The Protected Disclosures Act provides protection for people in the workplace who make disclosures, from victimisation and dismissal.
The Act in its current form only applies to employees but proper procedure needs to be followed to get the protection, says Lorraine Martin, manager of the whistle blower programme at the Open Democracy Advice Centre (ODAC).
An amendment has been proposed because lots of people still find themselves being dismissed or victimised after making a disclosure. The employer simply set aside the disclosure without an investigation and the Act makes no provision for investigations.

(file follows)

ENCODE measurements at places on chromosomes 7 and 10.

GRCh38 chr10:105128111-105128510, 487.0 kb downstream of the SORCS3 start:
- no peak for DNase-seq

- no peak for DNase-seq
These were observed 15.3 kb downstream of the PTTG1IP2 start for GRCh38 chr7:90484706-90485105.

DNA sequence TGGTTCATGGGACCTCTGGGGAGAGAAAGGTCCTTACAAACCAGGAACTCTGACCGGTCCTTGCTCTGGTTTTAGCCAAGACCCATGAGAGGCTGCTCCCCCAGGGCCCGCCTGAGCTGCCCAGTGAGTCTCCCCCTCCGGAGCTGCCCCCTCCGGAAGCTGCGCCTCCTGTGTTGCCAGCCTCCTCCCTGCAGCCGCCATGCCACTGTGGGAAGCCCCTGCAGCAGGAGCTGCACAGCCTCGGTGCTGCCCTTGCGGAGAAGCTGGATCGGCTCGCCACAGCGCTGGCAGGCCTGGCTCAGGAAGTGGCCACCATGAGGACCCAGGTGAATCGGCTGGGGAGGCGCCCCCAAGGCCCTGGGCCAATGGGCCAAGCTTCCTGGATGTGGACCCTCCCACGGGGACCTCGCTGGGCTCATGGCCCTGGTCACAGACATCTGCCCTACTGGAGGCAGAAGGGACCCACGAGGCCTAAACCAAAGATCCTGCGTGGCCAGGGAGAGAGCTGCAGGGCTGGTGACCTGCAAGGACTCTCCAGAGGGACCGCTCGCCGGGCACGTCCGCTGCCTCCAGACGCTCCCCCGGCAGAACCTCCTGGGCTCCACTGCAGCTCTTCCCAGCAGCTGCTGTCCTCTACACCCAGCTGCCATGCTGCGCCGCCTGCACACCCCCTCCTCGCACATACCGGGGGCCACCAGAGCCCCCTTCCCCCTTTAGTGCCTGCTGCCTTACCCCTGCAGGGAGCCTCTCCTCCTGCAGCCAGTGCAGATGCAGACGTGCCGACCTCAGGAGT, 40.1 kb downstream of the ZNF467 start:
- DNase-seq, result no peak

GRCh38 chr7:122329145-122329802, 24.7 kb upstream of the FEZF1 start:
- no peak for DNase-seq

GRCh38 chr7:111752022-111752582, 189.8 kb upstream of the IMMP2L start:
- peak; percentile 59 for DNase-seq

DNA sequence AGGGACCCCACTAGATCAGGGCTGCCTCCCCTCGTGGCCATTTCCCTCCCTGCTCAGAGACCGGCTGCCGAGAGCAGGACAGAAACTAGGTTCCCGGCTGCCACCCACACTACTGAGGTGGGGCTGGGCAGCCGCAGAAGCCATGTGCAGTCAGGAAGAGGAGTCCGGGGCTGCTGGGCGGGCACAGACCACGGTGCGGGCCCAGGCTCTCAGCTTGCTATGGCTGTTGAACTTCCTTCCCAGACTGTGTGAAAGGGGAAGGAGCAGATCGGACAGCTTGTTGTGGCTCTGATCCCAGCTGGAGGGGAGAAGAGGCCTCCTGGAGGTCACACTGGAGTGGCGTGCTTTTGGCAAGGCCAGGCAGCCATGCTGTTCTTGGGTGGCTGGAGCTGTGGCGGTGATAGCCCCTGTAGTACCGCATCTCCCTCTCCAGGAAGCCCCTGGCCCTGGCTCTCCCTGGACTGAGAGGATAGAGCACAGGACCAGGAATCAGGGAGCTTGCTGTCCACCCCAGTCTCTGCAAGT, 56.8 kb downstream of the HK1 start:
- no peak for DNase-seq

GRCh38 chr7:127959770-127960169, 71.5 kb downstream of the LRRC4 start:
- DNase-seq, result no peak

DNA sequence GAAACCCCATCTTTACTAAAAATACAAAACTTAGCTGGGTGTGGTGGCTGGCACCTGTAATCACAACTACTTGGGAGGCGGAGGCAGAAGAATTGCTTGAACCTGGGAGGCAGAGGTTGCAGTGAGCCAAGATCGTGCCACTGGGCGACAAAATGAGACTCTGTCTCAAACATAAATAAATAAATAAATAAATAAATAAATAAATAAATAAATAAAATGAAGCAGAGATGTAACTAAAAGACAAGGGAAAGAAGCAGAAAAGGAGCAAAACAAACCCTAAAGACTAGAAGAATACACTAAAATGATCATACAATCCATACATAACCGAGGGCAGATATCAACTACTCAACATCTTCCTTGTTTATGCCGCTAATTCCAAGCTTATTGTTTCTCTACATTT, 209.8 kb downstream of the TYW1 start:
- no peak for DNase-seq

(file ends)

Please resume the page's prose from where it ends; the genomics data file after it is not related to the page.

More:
With the new Act there is going to be a duty to investigate. This is something we have advocated for a long time because currently there is no duty to investigate.— Lorraine Martin, manager of the Whistle blower programme at the Open Democracy Advice Centre
Another positive is that the new Act has made the definition of who can make a disclosure even broader, not just employees but independent contractors as well.— Lorraine Martin, manager of the Whistle blower programme at the Open Democracy Advice Centre
Martin spoke about employees who make intentional false disclosures and how making that a criminal offense could have an effect on whistle blowing.
Listen below to hear more about the Protected Disclosures Act: